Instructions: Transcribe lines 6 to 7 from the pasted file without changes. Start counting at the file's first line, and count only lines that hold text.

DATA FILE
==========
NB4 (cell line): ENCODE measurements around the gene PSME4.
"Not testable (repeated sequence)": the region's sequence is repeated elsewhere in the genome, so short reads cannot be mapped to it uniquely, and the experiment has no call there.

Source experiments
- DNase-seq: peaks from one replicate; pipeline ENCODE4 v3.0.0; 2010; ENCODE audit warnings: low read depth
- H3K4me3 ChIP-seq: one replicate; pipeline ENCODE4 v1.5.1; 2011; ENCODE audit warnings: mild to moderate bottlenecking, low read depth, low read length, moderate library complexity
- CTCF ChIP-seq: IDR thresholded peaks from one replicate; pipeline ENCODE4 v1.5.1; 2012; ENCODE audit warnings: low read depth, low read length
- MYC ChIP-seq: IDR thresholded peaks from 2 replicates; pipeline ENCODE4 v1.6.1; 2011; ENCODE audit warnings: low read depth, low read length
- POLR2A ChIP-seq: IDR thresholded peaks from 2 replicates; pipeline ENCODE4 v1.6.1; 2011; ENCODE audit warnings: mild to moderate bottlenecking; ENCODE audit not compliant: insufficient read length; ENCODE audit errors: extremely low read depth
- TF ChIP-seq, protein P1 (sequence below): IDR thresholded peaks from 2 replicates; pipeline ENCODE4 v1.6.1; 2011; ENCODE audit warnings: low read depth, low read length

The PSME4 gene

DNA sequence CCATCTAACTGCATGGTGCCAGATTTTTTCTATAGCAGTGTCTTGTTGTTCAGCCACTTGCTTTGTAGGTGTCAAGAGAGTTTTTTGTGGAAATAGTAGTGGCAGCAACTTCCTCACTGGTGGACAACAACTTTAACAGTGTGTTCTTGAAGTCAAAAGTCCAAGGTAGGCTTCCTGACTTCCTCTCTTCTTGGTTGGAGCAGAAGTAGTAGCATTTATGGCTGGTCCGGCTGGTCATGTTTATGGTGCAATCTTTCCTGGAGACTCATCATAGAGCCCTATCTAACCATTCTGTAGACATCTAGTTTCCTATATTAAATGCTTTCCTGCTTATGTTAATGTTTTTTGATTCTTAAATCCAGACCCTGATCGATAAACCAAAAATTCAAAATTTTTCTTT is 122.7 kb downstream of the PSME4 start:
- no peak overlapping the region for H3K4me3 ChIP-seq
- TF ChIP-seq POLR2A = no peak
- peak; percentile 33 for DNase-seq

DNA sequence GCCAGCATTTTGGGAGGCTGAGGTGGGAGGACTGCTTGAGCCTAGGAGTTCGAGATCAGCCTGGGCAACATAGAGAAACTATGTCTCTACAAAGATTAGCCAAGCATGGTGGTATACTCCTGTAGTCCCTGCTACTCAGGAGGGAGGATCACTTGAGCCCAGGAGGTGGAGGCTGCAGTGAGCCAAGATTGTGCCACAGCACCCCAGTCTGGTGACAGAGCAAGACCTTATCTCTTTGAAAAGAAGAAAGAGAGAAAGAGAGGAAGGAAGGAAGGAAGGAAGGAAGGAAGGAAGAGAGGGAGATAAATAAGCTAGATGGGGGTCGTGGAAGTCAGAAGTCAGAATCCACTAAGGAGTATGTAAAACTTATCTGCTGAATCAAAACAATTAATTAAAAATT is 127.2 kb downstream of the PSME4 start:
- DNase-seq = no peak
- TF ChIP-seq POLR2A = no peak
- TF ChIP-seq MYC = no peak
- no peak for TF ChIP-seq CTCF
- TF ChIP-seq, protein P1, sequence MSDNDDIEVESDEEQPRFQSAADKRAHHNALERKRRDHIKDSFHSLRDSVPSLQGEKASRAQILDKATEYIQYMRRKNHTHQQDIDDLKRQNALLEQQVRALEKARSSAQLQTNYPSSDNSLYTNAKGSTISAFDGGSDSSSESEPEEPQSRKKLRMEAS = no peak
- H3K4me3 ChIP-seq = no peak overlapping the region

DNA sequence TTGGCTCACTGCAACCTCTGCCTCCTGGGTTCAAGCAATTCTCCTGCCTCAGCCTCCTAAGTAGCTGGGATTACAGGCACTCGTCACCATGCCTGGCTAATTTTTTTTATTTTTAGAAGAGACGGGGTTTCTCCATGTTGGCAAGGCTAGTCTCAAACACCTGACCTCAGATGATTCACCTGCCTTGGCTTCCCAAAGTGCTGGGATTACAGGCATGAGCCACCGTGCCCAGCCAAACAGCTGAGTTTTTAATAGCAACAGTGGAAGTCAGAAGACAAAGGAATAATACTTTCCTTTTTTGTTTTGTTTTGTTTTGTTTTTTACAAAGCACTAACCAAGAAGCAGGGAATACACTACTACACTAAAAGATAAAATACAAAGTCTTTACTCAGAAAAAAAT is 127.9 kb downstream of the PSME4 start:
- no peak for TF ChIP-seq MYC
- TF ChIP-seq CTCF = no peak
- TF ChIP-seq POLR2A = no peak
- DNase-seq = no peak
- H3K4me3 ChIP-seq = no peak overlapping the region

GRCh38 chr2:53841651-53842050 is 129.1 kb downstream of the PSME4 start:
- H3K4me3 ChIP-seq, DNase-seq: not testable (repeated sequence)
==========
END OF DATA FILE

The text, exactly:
- CTCF ChIP-seq: IDR thresholded peaks from one replicate; pipeline ENCODE4 v1.5.1; 2012; ENCODE audit warnings: low read depth, low read length
- MYC ChIP-seq: IDR thresholded peaks from 2 replicates; pipeline ENCODE4 v1.6.1; 2011; ENCODE audit warnings: low read depth, low read length